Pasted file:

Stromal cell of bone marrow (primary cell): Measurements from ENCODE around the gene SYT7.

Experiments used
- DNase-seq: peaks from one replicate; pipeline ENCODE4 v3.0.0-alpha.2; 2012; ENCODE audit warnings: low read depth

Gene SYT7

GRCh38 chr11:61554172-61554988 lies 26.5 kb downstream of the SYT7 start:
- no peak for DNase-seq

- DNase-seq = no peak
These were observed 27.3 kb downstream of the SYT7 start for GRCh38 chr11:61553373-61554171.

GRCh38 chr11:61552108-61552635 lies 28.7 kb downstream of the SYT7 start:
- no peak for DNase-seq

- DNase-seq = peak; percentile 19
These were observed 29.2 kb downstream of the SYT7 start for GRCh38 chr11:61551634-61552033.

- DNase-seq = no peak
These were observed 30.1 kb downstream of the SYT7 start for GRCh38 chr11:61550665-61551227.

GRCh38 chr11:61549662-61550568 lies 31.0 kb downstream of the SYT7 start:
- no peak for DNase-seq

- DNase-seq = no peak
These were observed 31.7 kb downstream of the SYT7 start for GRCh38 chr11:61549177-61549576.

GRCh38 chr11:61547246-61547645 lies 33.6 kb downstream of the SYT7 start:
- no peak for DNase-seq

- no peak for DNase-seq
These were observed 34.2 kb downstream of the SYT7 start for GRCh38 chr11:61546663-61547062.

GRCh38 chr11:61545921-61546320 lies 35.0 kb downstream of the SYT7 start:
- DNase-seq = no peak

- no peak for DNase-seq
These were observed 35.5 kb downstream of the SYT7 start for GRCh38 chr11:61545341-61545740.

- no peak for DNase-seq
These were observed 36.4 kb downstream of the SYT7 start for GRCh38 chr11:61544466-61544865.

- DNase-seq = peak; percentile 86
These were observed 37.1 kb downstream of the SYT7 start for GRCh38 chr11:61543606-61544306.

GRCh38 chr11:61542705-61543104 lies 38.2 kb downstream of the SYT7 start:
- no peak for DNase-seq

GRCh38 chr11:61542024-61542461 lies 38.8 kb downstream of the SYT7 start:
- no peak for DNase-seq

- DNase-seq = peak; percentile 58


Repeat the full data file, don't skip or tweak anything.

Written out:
Stromal cell of bone marrow (primary cell): Measurements from ENCODE around the gene SYT7.

Experiments used
- DNase-seq: peaks from one replicate; pipeline ENCODE4 v3.0.0-alpha.2; 2012; ENCODE audit warnings: low read depth

Gene SYT7

GRCh38 chr11:61554172-61554988 lies 26.5 kb downstream of the SYT7 start:
- no peak for DNase-seq

- DNase-seq = no peak
These were observed 27.3 kb downstream of the SYT7 start for GRCh38 chr11:61553373-61554171.

GRCh38 chr11:61552108-61552635 lies 28.7 kb downstream of the SYT7 start:
- no peak for DNase-seq

- DNase-seq = peak; percentile 19
These were observed 29.2 kb downstream of the SYT7 start for GRCh38 chr11:61551634-61552033.

- DNase-seq = no peak
These were observed 30.1 kb downstream of the SYT7 start for GRCh38 chr11:61550665-61551227.

GRCh38 chr11:61549662-61550568 lies 31.0 kb downstream of the SYT7 start:
- no peak for DNase-seq

- DNase-seq = no peak
These were observed 31.7 kb downstream of the SYT7 start for GRCh38 chr11:61549177-61549576.

GRCh38 chr11:61547246-61547645 lies 33.6 kb downstream of the SYT7 start:
- no peak for DNase-seq

- no peak for DNase-seq
These were observed 34.2 kb downstream of the SYT7 start for GRCh38 chr11:61546663-61547062.

GRCh38 chr11:61545921-61546320 lies 35.0 kb downstream of the SYT7 start:
- DNase-seq = no peak

- no peak for DNase-seq
These were observed 35.5 kb downstream of the SYT7 start for GRCh38 chr11:61545341-61545740.

- no peak for DNase-seq
These were observed 36.4 kb downstream of the SYT7 start for GRCh38 chr11:61544466-61544865.

- DNase-seq = peak; percentile 86
These were observed 37.1 kb downstream of the SYT7 start for GRCh38 chr11:61543606-61544306.

GRCh38 chr11:61542705-61543104 lies 38.2 kb downstream of the SYT7 start:
- no peak for DNase-seq

GRCh38 chr11:61542024-61542461 lies 38.8 kb downstream of the SYT7 start:
- no peak for DNase-seq

- DNase-seq = peak; percentile 58